The Business of IoT — Forget the Internet and the Things for a Minute (Part 1)
by Chad Tursi
IoT Sales Leader
In this two-part series, I’ll explore the Business of IoT, a topic often obscured by the buzz of IoT and lure of new, related technologies.
IoT (Internet of Things) has been a viral buzzword for well over 5 years now, and many vendors, customers and service providers claim they’ve been connecting things for well over a decade.
Any search on the internet will yield a plethora of whitepapers, articles and blogs on the variety of products, services, technologies, vendors, and advances in IoT solutions. What you’re likely to find less of, however, are business-related discussions on problems being solved, outcomes being measured, transformations taking place, and new models being created.
IoT shouldn’t be an IT-centric topic
Perhaps the lack of attention on business is related to the IoT moniker itself, as the “Things” element tends to narrow discussions to endpoint-related items such as sensors, gateways, interfaces and connections. These are critical components that create a conversation between assets, products, vehicles, and people with the rest of our business environment. But IoT should not suffer the limitations of IT-centric discussions any more than other recent technology capabilities. For a long time, for example, the defacto mindset of “mobility solutions” was wireless networks plus smartphones versus the valuable streamlining of business processes, and the Unified communications marketers overloaded us with “ugly puzzles” — a myriad of hyper-complex architecture slides stitching all the disparate pieces together.
Bottom line — it’s always easy to get into a “technology for technology’s sake” conversation and lose sight that any such discussion ultimately should deliver on business impact.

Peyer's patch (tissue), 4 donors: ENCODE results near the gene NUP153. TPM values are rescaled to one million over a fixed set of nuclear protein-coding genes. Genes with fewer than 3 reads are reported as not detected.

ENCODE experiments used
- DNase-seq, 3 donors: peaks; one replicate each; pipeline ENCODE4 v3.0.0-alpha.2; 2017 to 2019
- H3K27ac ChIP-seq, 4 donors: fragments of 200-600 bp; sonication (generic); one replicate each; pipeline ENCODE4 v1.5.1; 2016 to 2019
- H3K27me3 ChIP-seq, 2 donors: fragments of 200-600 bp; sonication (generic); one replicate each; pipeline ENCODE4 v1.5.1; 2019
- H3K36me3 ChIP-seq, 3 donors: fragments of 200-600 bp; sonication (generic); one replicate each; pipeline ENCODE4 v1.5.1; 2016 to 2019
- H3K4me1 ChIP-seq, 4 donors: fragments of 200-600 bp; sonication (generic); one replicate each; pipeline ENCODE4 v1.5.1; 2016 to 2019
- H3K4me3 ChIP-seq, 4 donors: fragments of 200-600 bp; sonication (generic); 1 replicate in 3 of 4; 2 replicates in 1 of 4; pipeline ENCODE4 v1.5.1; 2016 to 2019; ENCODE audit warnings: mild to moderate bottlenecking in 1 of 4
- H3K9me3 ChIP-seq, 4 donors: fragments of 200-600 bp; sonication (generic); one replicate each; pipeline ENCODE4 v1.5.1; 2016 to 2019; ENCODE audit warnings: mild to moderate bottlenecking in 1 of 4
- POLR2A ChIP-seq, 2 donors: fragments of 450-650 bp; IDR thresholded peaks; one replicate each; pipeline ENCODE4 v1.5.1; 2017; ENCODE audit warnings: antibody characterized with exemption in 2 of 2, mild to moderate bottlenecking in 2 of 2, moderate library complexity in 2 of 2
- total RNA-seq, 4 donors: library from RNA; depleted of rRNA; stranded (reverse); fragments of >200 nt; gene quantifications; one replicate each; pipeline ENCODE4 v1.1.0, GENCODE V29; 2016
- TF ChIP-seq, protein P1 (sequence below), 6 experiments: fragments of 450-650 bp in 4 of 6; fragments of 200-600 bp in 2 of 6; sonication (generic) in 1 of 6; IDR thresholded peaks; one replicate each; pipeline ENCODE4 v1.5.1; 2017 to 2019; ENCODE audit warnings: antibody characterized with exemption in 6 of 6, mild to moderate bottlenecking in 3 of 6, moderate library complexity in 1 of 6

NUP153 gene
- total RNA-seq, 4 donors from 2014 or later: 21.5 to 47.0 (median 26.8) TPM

Let’s Kickstart an IoT Business Discussion
The goal of this article is to help all of you out there keep business outcomes in the bullseye of your IoT game plan. Regardless of where you sit in the stakeholder realm — customer, consumer, vendor, supplier, system integrator, advisor or other — the output of this dialogue should benefit and stimulate collaborative sessions around specific business outcomes: revenues, costs and experiences.
A fundamental, consultative approach to yield value-based business discussions with clients is to entertain “before and after” scenarios that transform data into insights for better decision-making. Often, we’re simply talking about finding ways to facilitate the conversation between remote assets and the rest of the business. We’ll look at two cases — one in transportation and one in infrastructure management.
The rail industry is composed of many expensive assets — cars, rails and other equipment. As in many industries, the cost of reactively servicing assets can be 3 to 5 times more expensive than proactively servicing before incidents. (This is because the cost of the actual fix is compounded by the impact on operations.) The optimum for any business is continuous operation, which can be accomplished if serviceable assets are moved in and out in planned interchanges of like-assets. This fluidity can be accomplished through IoT:
- Before IoT: A set of cars is transporting valuable goods. Based on a historical “time-based” service schedule, the axle of car #3 is not due for replacement for another 4 months. Murphy’s law, which doesn’t care much about service schedules, kicks in and the axle cracks, halting the entire train. Immediately, a missed delivery time impacts the business. What’s the cost of missing an SLA? Add on the costs to roll out a field crew and required equipment, the time to get a replacement car, and the labor cost to move goods from one car to another, and this situation causes a pretty expensive hiccup to the business.
- Questions for the COO: How many of these incidents can you afford? Even one? What is the target metric set by the business? How have you performed against this metric in the last 2 years?
- After IoT: With a series of sensors applied to the rail cars in key locations, a variety of metrics — from temperature to vibration — are measured in real time to assess the potential of such an axle break. More visually, IP cameras on the rail lines take high definition photos or video of axles as they pass, and those visuals are passed to a visual analytics engine to assess potential cracks. If a threshold is met, an alert is sent to operations with a predefined work order at the nearest facility for replacement of the axle. With a facility just 10 miles away, replacement is performed with a time out from the operation of 3 hours. While time to delivery is still impacted, the devastating effects of a broken axle are avoided.